1 2 3 4 5 6 7 8 9 10 11 12 13 function getJsInitCallsOnce() { // Always return calls of the base class for standard JS calls $calls = parent::getJsInitCallsOnce(); // This will load module 'someModule', but not execute any of its methods $calls[] = 'configbox/custom/someModule'; // Adding ::initMethod, makes the framework load the method and exectute 'initMethod' $calls[] = 'configbox/custom/someModule::initMethod'; return $calls; }

Module in {customization assets folder}/javascript/someModule.js

1 2 3 4 5 6 7 define([], function() { return { initMethod: function() { // doing things } } }

Important when you inject HTML to your page

If your code injects KenedoView HTML during the user’s interactions, best use configbox/server.injectHtml(). This method handles HTML injection and triggering the framework’s check for initEach calls.

1 2 3 4 5 6 7 8 9 10 11 12 13 14 15 cbrequire(['cbj', 'configbox/server'], function($, server) { let target = $('.target-div'); let controller = 'mycontroller'; let task = 'returnMyHtml'; let data = { "id": 1 } let callback = function() { console.log('HTML injected'); } server.injectHtml(target, controller, task, data, callback); });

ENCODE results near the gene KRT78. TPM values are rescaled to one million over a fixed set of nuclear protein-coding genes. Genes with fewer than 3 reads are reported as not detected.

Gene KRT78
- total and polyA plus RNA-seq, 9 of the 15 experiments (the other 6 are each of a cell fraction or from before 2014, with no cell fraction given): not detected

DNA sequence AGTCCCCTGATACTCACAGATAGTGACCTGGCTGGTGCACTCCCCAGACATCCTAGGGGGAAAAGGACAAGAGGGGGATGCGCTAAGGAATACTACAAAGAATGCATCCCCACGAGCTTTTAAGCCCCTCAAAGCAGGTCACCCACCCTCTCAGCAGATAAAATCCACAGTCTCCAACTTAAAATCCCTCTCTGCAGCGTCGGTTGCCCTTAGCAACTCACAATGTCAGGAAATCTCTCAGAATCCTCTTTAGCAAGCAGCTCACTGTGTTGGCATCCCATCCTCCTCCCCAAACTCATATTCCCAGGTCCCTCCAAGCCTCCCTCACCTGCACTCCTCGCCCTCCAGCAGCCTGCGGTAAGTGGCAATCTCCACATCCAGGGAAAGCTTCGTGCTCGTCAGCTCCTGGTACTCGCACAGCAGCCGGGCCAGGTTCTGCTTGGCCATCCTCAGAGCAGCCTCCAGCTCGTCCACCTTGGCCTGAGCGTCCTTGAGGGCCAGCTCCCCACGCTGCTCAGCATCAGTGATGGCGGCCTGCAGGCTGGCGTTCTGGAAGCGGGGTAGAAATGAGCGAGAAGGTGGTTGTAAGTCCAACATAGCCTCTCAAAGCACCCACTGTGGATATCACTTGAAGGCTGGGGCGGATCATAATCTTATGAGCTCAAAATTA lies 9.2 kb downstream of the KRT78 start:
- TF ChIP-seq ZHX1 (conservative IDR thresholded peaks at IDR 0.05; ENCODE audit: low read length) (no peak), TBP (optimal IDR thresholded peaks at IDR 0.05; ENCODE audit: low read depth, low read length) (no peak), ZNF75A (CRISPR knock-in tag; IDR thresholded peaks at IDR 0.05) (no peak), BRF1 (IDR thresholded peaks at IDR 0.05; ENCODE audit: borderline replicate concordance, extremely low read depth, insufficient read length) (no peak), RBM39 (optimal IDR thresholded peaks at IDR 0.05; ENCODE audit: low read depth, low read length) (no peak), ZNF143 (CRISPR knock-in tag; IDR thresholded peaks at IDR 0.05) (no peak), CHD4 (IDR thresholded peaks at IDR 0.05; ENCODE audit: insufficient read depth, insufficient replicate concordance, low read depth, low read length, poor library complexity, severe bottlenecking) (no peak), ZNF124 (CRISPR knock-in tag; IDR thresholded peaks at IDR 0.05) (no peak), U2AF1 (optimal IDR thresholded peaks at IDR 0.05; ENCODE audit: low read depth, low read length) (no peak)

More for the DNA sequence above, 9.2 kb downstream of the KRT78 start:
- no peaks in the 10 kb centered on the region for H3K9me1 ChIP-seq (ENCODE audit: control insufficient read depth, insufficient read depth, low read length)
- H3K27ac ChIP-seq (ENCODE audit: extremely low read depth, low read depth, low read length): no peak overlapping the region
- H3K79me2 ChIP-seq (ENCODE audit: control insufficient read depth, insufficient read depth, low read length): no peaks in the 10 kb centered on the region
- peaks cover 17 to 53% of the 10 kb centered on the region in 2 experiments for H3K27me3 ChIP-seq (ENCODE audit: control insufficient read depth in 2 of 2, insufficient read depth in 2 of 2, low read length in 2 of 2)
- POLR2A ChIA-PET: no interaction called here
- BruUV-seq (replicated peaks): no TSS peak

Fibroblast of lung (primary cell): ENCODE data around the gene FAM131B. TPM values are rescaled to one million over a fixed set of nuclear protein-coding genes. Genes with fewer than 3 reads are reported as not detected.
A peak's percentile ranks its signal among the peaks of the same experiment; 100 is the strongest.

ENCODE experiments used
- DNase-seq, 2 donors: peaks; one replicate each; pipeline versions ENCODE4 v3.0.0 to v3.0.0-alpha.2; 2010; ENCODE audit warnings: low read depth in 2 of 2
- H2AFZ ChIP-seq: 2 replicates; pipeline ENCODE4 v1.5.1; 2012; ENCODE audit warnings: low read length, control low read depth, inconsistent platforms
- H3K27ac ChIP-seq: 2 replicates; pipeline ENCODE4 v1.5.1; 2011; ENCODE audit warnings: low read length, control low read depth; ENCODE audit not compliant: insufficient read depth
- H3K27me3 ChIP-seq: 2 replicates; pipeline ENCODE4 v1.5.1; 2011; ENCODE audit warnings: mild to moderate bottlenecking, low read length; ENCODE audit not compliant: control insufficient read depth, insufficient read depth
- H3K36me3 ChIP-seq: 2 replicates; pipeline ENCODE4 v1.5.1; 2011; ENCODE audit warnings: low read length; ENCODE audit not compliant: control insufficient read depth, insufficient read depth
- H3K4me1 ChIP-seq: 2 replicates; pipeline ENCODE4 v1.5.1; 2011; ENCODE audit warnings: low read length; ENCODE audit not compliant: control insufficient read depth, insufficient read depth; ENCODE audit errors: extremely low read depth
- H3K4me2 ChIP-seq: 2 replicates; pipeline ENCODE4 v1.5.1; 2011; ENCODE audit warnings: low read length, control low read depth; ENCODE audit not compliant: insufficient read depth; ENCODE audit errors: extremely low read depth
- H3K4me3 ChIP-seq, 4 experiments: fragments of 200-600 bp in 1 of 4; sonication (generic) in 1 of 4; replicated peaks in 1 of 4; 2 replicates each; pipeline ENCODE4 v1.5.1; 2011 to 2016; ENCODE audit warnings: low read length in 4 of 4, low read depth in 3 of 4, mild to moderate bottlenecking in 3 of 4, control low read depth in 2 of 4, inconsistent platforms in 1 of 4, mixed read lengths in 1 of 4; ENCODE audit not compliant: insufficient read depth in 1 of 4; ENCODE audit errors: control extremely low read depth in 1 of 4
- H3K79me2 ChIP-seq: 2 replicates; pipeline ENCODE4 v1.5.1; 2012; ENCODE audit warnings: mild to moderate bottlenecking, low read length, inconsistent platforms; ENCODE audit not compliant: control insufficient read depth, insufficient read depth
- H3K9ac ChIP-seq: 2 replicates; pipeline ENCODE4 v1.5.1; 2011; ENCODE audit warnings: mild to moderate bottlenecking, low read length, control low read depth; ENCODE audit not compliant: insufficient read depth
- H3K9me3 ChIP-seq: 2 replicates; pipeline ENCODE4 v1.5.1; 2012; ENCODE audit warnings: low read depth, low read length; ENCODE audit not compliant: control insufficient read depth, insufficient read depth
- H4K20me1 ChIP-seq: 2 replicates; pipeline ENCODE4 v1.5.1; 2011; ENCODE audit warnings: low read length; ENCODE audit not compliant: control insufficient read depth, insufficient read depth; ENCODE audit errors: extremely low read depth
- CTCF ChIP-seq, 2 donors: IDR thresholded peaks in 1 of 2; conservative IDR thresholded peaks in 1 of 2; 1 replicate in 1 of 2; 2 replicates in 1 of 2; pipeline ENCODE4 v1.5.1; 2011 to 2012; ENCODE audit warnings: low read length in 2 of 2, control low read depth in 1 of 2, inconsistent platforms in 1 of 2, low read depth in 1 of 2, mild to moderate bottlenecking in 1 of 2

Once the HTML is injected (and if the HTML is a KenedoView), then any CSS and AMD initEach calls will be made automatically.

Alternatively you can trigger the event ‘cbViewInjected’ on the document after the HTML has been injected:

1 2 3 cbrequire(['cbj'], function($) { $(document).trigger('cbViewInjected'); });

Creating an AMD module

An AMD module is a regular JS file with some structure.

Built-in Javascript goes to {application assets folder}/javascript/, customisation code goes to {customization assets folder}/javascript/

In this example, we add a module called 'moduleName' in our customisation folder. The module ID configbox/custom/moduleName comes together because configbox/custom is a path (defined in ConfigBox's built-in main.js) and maps to the custom javascript folder.  

Module structure

1 2 3 4 5 6 7 8 9 define(['cbj', 'configbox/server'], function(cbj, server) { var module = { initMethod: function() { // Your init function code } }; return module; });

 

define(..): This is a require.js function. The first parameter is your dependencies. It is an array of module IDs that your module needs). require.js will load these for you and call the second parameter's callback function once all dependencies are loaded.

function(cbj, server): This is the callback function mentioned before. We added the dependencies cbj and configbox/server, so require.js supplies two arguments to our callback (cbj is ConfigBox' jQuery). In that callback we will return our own module object. Mind that not all modules are designed to return an object (or anything), but it's the common way of doing things.

var module = {..}: Remember the parameters cbj and server of our callback? They are the module objects we got from our dependencies. Our module variable is the module object that our module returns when it gets required.